But in reality, I found the book even more useful for its exploration of the challenges of life in traditional and modern societies. The leading causes of death in traditional societies are infections, falling from trees, predators, and getting wounded from hunting weapons and tools (poison arrows and axes, for example). Many of these dangers stem from the fact that to survive, traditional peoples have to take more-frequent risks. To get enough calories, trees must be climbed, scratches from brambles must be endured during foraging efforts, poisonous arrows must be shot, and predators must be confronted when claiming the antelope that the tribe just hunted down.

Modern society has its own daily-endured threats, of course. Busy streets must be crossed, cars must be driven (with accidents being a real and significant risk), and dangerous factory work must be done. But caution will help increase the odds of surviving these. And the risks of dying from these dangers are often significantly smaller, which is one reason that populations abandon traditional lifestyles for modern ones (even if other risks come with this transition—soda and fried foods bring new dangers of chronic diseases like heart disease and diabetes).

Shavante Indian making art crafts with the fiber from the Buriti tree. (Photo from United Nations)

Shavante Indian using the fiber from the Buriti tree to make cordage (much more sustainable than buying rope at Walmart). (Photo from United Nations)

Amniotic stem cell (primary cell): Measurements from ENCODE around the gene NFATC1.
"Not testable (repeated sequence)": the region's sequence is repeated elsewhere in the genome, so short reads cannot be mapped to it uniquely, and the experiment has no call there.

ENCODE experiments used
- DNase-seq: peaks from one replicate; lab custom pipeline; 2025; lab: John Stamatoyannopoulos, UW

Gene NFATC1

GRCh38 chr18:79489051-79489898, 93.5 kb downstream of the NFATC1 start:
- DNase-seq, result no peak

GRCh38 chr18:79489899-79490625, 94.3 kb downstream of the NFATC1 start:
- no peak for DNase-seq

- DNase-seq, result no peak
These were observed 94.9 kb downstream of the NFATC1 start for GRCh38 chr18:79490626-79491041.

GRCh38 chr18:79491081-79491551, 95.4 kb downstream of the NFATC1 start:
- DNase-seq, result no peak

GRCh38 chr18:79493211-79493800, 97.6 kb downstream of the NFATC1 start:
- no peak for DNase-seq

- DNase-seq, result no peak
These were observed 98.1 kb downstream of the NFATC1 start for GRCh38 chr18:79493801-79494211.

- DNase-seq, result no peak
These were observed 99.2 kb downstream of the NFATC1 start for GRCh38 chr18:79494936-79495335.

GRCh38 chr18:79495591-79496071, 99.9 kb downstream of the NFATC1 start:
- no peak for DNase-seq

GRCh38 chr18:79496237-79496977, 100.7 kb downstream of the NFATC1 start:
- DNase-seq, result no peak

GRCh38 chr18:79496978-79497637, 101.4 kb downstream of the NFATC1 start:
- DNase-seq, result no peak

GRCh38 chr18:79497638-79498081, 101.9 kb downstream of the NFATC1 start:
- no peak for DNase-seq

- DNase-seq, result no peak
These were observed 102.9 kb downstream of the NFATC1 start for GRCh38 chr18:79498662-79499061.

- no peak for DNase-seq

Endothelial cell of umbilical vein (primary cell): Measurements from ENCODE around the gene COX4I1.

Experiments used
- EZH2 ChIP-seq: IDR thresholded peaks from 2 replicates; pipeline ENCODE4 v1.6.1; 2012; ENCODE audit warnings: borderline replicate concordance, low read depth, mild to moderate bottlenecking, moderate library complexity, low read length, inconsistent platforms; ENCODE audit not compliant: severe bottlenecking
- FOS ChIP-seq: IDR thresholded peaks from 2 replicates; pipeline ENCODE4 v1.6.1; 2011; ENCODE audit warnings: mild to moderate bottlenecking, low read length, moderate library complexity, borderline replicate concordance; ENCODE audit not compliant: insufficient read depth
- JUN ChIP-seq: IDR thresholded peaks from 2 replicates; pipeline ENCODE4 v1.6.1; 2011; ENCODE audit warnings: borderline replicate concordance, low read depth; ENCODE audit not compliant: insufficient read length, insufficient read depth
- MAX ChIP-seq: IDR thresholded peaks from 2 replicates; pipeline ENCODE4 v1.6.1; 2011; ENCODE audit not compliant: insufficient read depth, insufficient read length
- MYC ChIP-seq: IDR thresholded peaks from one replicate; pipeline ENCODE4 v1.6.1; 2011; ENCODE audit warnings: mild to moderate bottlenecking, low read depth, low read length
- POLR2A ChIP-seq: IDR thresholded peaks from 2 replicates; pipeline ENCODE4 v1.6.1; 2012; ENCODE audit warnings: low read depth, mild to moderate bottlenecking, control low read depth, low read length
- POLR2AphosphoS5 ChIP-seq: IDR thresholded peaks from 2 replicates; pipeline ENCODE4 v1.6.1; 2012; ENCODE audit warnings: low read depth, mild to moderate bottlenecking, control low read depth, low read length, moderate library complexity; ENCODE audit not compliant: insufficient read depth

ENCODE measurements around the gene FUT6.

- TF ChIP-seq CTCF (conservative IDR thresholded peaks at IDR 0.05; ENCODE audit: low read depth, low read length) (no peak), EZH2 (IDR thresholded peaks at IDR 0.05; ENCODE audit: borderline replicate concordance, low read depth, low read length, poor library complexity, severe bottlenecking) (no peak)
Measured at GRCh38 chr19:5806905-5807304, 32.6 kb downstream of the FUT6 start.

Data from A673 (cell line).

But the difference between these two models is not just what leads to the end of life. It’s that modern livelihoods, unlike traditional ones, are rapidly undermining the Earth’s capacity to sustain 7 billion human beings. So, it’s worth asking the question: rather than facilitating the transition to modern lifestyles (as international development schemes often do), how do we enable those living traditional lifestyles to sustain their lifestyles in ways that they embrace, and also encourage more modern people to adopt these types of lifestyles?

As Jennie Moore and Bill Rees note in their chapter in Worldwatch’s State of the World 2013, “Getting to One Planet Living,” in order to live within the planet’s biocapacity, people on average will have to own 0.004 cars per person, fly 125 kilometers per year, have an average of 8 square meters of living space, and so on. Of course, some will still live far beyond that threshold, so finding ways to enable traditional lifestyles for those who choose to live this way will be an essential part of getting to a sustainable future.

As Diamond notes, the average lifespan of traditional peoples and Europeans 400 years ago was about the same. Only when a centralized state became able to prevent mass famines, implement public health and sanitation measures, and provide antibiotics did the average lifespan of Westerners grow significantly.

So providing public health measures—basic sanitation (knowledge on hand washing and how to safely compost human waste), a traveling field medic, training for traditional healers on how to deal with infectious diseases and providing them a basic store of antibiotics and antivenins—could be a major step in sustaining traditional societies and keeping their members healthy and rooted.